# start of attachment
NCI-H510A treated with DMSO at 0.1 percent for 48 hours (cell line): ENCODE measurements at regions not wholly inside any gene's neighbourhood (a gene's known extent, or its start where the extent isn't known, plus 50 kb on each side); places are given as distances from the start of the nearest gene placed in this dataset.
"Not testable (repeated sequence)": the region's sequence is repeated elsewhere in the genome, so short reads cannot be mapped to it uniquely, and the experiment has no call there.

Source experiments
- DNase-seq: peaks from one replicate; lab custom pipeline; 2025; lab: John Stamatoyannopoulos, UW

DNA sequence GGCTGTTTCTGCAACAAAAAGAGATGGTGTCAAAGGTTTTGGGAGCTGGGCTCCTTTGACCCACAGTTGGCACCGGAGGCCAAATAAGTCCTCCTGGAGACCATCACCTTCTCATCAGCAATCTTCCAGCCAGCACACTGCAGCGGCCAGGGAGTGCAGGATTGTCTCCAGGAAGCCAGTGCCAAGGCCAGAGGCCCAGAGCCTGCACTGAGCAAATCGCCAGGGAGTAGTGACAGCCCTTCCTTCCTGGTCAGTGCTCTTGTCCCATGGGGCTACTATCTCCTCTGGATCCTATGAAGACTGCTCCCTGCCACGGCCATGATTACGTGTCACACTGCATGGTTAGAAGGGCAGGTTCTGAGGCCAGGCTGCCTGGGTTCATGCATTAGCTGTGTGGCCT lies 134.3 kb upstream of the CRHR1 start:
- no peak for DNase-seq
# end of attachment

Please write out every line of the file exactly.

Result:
NCI-H510A treated with DMSO at 0.1 percent for 48 hours (cell line): ENCODE measurements at regions not wholly inside any gene's neighbourhood (a gene's known extent, or its start where the extent isn't known, plus 50 kb on each side); places are given as distances from the start of the nearest gene placed in this dataset.
"Not testable (repeated sequence)": the region's sequence is repeated elsewhere in the genome, so short reads cannot be mapped to it uniquely, and the experiment has no call there.

Source experiments
- DNase-seq: peaks from one replicate; lab custom pipeline; 2025; lab: John Stamatoyannopoulos, UW

DNA sequence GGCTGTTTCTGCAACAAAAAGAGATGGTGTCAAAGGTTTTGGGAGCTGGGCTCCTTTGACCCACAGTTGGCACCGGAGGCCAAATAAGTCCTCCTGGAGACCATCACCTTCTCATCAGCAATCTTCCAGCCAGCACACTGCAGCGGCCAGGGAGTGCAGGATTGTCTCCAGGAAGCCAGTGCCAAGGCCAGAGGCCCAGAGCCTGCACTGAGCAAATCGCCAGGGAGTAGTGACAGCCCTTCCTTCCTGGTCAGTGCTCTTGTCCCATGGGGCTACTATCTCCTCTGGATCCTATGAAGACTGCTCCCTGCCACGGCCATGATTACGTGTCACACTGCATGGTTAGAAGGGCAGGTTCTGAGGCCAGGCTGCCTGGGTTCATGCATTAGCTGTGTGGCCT lies 134.3 kb upstream of the CRHR1 start:
- no peak for DNase-seq